Everything is local.

The average British southerner moves no more than 6 miles from their birthplace.  (I’ve currently managed 6.4). The average northerner no more than 3 (they’re firmly attached to their roots in the North).

Of course that doesn’t stop you being a global citizen and in our trade we all work with global media these days.  But home is where the heart is, and the new Local Media Awards are a welcome reminder of the truth that very local media can deliver a powerful boost to a communications mix that if too often perhaps overlooked in the rush for the new.
However huge or global an idea might be it is literally experienced locally.  Our senses are local.  Even if what we’re experiencing has broad appeal we are physically in a specific place and that’s where we’re receiving the message.  Recognising this and leveraging it can deliver much needed competitive advantage in many categories where the plans are focussed on getting traction in social media and can ignore the possibilities that local media can provide for delivering up close and personal meaning.

The local newspaper medium itself has woken up to the possibilities of innovation.  Just as one example think of the Sky and Johnston Press Adsmart partnership which delivers welcome new local marketplace opportunities.

There’s a huge amount of possibility if you think local of course.  Digital out of home can be deliver postcode specific messaging relevant to time of day and type of audience. Mobile ads are local in your pocket.  But let’s not forget print. Do you know how many local newspapers there are? There are 1100 local newspapers and 1700 associated websites up and down the UK. At some stages of life trust in local papers rides high.

The reasons people have for buying and reading local have fundamentally changed since Google, EBay and property portals. Local press used primarily to be utilitarian in the days when classified print ads ruled.  Now it’s for local gossip, campaigns to save the local library or lido, scandal at the local school, curiosity about the new shops on the main high street and sadly news of local crime.  Difficult though this may be to believe for some readers there’s times in your life when the excitement of Kimye does actually become background to the imperatives of your local community, especially when your children are young or your parents are elderly.  When you may feel closer to your locale than you do to 1000 friends around the globe on Facebook.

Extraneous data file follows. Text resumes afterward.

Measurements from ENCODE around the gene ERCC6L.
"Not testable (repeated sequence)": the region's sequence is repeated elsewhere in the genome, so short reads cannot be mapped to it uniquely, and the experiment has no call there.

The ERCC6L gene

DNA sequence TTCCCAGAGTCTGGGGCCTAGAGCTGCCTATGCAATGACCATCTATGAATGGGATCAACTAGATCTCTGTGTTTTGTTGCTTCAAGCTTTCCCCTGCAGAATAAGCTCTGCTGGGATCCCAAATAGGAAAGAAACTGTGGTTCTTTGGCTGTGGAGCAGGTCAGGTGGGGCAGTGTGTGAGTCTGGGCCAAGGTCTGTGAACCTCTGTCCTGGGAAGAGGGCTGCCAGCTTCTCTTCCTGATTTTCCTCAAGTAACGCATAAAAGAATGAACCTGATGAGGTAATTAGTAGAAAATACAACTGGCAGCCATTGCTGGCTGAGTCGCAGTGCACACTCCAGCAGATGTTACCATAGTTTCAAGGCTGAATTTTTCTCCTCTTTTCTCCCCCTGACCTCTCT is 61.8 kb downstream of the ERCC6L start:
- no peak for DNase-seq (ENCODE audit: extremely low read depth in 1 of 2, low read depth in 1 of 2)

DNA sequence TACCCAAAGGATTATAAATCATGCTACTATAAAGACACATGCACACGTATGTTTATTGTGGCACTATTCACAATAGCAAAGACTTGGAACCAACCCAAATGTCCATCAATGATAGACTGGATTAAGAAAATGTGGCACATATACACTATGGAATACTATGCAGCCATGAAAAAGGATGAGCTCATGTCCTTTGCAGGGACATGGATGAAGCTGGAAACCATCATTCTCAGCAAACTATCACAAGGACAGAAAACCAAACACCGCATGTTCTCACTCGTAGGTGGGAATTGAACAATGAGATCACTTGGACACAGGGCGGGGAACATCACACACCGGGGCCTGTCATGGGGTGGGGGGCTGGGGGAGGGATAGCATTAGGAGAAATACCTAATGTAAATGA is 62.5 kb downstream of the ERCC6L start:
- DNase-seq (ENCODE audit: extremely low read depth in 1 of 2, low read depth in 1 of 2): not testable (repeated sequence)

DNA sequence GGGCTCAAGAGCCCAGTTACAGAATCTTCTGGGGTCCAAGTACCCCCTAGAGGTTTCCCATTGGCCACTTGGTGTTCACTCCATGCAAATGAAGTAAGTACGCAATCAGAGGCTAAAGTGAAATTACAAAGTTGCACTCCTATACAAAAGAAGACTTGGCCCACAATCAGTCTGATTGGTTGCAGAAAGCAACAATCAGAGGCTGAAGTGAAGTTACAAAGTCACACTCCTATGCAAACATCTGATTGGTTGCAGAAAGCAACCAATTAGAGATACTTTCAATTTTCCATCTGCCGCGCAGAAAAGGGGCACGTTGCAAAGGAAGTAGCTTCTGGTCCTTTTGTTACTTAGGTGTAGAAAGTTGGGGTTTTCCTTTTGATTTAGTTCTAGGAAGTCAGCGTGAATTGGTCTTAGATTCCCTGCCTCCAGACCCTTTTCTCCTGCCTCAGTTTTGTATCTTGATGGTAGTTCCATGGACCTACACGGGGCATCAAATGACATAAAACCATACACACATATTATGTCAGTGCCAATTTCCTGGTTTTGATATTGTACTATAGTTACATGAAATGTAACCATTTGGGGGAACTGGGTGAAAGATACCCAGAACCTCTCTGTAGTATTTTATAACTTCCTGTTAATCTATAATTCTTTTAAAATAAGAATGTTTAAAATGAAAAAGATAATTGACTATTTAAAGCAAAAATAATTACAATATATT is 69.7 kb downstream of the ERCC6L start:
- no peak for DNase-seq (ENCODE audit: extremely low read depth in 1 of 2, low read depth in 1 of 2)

Being close is one of the crucial techniques for delivering truth and authenticity.  And it’s often under exploited. There’s opportunity for driving advantage here.  For any campaign it’s worth asking these questions.  Can you tailor your messages to make them locally relevant? Is there any brand in your competitive set which is really close emotionally to the consumer? Can your brand get closer by creating local meaning ? The Edelman trust survey shows the continuing growth of trust in “people like me”.  Can you make heroes of your local employees to leverage that trust?


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